Learning to Accept My Scoliosis

Learning to accept my scoliosis has been a journey, and if I’m being completely honest here, it hasn’t been the easiest one.

Despite the endless amount of x-rays, day trips to multiple hospitals, brace fitting after brace fitting, physical therapy sessions and the teasing of ignorant middle school kids, I wouldn’t change a thing. Scoliosis is a part of who I am, and I’ve finally learned to not be so ashamed of it.

It all started the summer going into seventh grade. What was suppose to be the usual check up at the doctors ended up being the appointment that would change my life forever. The doctor began to notice my terrible posture and uneven back and told me that I had scoliosis. I had no idea what scoliosis even was or what this would mean for me, but I quickly found out.

After multiple x-rays, it was concluded that I had severe scoliosis, as there were four curves in my spine making an "S" shape. This meant I would need to be placed in a back brace immediately.

The brace was made of a hard plastic material, and it was important that I wore it for at least 22 hours a day for the next two to three years to ensure any new growth of my spine was straight. I was absolutely devastated. 

I felt so alone and overwhelmed. No one else I knew had a scoliosis back brace like me. There was no one who understood what I was going through. I still remember the car ride home from the appointment when I got my brace. My mom and I cried the entire drive back, as we both knew how difficult these next few years would be.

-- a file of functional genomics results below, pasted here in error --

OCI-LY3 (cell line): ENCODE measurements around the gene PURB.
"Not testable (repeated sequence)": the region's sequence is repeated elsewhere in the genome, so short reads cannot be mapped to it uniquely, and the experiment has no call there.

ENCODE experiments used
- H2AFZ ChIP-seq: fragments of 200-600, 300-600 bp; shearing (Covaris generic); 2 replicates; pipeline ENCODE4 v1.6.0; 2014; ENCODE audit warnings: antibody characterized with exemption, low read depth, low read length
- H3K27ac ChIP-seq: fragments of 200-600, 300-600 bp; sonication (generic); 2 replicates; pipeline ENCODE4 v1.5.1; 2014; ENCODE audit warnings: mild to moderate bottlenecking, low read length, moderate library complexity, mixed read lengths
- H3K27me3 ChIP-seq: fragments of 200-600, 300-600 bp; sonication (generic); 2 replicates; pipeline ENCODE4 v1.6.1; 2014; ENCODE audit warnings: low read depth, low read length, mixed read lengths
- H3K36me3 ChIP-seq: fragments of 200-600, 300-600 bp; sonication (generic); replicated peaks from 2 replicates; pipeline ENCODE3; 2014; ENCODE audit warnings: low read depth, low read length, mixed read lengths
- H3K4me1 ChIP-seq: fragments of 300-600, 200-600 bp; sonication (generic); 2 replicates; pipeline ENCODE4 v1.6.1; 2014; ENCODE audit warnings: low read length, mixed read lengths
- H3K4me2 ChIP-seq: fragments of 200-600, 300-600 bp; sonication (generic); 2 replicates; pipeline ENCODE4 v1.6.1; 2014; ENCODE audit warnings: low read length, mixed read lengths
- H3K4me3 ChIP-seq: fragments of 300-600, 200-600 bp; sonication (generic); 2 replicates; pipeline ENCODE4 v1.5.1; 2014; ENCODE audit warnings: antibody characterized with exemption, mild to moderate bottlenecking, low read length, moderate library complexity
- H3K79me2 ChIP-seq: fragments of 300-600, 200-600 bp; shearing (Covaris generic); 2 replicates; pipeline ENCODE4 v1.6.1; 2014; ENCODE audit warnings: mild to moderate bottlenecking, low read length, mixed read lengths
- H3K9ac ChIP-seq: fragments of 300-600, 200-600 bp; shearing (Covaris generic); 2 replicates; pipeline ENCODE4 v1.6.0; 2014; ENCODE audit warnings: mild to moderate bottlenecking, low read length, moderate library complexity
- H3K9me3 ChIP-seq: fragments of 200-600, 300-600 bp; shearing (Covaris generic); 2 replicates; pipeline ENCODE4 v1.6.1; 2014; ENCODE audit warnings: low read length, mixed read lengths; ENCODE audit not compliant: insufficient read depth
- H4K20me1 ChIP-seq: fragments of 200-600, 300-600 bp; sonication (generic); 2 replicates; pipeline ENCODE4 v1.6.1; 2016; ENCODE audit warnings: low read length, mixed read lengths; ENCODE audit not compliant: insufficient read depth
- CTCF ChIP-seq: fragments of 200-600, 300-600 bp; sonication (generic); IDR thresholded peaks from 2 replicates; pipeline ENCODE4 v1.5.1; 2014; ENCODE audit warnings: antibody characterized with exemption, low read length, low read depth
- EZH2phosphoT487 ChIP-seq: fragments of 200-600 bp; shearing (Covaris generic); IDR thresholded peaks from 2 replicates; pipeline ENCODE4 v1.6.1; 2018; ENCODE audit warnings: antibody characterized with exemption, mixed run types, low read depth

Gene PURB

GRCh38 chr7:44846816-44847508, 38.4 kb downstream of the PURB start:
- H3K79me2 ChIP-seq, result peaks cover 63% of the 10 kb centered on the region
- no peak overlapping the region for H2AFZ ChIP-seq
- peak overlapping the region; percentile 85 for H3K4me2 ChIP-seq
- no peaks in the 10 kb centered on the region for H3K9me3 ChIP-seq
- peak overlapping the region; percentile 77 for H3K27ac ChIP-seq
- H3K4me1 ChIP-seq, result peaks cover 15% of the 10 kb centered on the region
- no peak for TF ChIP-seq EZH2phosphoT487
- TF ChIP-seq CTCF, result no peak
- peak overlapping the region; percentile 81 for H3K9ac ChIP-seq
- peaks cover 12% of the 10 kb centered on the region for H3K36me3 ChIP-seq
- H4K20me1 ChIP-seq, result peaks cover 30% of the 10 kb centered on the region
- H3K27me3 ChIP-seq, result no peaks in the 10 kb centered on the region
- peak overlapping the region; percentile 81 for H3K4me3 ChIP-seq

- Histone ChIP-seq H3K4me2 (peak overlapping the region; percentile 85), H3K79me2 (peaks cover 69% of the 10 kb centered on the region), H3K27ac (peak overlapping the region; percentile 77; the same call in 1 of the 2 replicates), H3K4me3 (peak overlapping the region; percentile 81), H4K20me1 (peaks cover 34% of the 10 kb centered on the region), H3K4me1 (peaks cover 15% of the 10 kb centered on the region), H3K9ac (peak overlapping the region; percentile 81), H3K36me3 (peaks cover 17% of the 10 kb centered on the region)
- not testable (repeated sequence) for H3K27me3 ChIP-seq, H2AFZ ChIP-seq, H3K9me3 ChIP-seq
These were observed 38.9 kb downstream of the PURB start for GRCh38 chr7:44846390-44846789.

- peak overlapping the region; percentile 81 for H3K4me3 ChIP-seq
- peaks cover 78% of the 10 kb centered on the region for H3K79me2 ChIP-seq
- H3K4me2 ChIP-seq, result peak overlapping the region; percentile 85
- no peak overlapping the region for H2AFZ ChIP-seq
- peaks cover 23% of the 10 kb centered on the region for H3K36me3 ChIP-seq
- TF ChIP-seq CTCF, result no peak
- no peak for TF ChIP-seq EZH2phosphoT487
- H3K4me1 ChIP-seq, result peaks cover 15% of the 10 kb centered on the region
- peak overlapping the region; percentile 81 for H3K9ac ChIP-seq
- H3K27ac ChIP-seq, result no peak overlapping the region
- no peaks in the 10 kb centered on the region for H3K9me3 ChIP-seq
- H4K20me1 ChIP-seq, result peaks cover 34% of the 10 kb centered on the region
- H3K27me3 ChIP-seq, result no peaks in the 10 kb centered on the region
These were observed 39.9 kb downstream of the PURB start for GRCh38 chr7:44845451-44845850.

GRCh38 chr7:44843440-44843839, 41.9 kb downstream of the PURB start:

As the weeks went on I began to struggle with self-confidence, as well as finding clothes to fit over my bulky back brace. I started to compare myself not only to girls at my school but to models and celebrities I would see in the media. I spent many nights crying, hating my body, wishing I could have a straight spine like everyone else.

Eventually, I became tired of feeling so alone and wanted to reach out to other girls like me, so I created a YouTube channel with the hope of turning this negative situation into something positive.

I made videos ranging anywhere from where to find the best shirts to wear over your brace to advice on how to stay positive when things get rough. YouTube became a powerful outlet for me, as I couldn’t find anyone who had made accounts based on scoliosis or back brace related issues when I was diagnosed. It was all of the positive feedback from this scoliosis community I had formed that made me realize that I am so much more than my diagnosis and that having a crooked spine isn’t the end of the world. Scoliosis might be a part of who I am, but I will never let it define me or my self-worth.

Don’t get me wrong, I still feel insecure at times and have bad days, but I wouldn’t be nearly as strong or as optimistic as I am today without having gone through this journey. When I looked into the mirror in middle school and saw a flawed girl with a crooked spine, it made me feel completely hopeless. Now, when people ask, I say I am thankful. How blessed am I to have the first initial of my name carved into my spine like artwork.